"These are the most venomous animals in the world based upon fatalities over the last 30 years," said study author Angel Yanagihara, a biochemist at the University of Hawaii at Manoa.
float in the waters from Australia all the way to Vietnam. The ethereal creatures can sport 6.5-foot (2-meter)-long, ribbonlike tentacles that often attach to swimmers or scuba divers and inject venom through hundreds of thousands of microscopic, harpoonlike barbs, Yanagihara said. (Gallery: Amazing Photos of Jellyfish)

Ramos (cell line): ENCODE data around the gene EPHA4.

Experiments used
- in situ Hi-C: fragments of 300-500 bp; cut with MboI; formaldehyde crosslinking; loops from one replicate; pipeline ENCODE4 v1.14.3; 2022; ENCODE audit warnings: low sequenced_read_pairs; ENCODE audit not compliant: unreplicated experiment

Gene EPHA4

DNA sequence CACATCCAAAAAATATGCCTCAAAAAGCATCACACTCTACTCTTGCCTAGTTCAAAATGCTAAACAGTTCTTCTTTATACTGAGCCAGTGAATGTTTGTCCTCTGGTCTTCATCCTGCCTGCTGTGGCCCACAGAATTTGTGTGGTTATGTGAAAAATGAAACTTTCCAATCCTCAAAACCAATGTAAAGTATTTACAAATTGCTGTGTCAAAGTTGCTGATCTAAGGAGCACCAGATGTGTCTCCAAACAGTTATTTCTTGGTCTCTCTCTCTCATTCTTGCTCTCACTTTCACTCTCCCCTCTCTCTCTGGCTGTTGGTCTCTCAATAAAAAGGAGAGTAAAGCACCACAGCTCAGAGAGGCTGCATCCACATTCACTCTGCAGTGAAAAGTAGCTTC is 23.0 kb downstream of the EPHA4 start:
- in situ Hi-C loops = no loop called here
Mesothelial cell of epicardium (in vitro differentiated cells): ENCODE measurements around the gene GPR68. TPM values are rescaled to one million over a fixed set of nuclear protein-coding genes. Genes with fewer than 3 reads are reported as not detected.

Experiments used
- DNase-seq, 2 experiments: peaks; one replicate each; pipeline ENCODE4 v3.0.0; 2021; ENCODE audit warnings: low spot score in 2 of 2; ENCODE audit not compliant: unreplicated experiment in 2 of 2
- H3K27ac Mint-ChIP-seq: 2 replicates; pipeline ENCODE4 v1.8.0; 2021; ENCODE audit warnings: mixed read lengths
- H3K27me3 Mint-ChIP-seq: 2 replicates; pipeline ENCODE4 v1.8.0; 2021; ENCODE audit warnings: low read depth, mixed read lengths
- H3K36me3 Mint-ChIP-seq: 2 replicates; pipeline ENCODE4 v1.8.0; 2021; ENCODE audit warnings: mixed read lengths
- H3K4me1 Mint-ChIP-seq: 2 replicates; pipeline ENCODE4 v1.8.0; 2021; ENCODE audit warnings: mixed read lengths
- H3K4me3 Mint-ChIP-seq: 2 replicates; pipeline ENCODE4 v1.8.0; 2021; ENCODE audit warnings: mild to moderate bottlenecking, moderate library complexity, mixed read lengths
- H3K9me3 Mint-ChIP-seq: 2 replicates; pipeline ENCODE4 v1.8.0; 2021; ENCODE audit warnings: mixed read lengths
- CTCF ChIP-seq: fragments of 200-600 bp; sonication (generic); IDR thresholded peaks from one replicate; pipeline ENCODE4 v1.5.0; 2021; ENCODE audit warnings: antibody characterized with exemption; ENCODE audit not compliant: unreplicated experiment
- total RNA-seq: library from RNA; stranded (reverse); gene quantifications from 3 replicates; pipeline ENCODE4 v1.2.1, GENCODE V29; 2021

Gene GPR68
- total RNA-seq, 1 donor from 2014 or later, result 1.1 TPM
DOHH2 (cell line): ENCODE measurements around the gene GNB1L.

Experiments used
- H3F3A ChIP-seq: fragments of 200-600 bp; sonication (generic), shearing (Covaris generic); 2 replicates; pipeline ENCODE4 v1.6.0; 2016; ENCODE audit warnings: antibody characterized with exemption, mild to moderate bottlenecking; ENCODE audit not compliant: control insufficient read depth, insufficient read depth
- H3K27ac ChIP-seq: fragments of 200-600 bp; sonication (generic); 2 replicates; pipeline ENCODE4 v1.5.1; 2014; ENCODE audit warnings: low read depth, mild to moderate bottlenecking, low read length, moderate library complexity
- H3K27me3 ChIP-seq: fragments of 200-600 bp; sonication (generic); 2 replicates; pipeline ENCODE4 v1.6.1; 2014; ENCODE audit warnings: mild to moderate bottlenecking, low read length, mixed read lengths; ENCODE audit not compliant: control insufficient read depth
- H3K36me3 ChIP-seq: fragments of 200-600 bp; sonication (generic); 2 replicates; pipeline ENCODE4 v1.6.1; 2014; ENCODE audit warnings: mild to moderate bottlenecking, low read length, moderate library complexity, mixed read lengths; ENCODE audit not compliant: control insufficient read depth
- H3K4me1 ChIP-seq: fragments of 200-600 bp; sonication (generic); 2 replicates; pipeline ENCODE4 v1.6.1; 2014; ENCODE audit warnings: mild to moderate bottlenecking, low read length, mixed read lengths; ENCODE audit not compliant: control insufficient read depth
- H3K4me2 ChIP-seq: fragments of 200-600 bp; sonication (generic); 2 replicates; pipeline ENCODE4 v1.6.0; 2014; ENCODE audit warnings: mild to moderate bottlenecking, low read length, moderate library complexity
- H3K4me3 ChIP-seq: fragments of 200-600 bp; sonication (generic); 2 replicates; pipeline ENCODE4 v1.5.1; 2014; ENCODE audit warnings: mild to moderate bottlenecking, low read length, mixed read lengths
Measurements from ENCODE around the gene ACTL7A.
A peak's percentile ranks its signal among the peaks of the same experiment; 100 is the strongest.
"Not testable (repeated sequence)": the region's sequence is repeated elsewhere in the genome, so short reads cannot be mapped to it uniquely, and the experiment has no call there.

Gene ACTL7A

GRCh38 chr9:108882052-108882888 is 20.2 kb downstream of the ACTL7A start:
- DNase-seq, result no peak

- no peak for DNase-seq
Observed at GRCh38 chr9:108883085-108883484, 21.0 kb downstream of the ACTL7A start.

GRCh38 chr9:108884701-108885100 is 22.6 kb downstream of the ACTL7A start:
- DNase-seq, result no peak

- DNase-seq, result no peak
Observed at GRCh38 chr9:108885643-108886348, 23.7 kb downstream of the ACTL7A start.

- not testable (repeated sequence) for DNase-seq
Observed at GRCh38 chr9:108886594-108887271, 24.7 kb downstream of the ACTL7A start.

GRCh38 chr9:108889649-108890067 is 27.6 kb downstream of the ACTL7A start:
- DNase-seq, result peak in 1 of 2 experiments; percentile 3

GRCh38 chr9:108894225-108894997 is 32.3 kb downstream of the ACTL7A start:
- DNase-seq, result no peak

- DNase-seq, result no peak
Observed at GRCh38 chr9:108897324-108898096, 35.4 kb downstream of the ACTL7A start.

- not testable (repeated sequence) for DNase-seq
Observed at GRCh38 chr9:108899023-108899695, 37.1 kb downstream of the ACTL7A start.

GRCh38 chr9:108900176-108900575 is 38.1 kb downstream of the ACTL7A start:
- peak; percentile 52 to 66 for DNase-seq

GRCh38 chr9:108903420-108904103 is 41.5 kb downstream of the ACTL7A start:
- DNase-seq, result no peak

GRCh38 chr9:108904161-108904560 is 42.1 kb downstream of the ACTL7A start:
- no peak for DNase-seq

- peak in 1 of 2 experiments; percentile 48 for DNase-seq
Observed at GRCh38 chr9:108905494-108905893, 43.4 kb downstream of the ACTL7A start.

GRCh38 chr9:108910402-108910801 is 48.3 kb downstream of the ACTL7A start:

"All that venom then seeps into the bloodstream. With each beat of your heart it's being pumped around your circulatory system," she said.
The deadly stings can kill quickly by causing cardiac arrest. Until now, doctors had no effective treatments to counteract the venom.
Instead, they would treat a cascade of symptoms, such as high or low blood pressure, and hope for the best, she said.
"It's usually a race against time where the clinician is treating symptoms as they crop up," Yanagihara told LiveScience.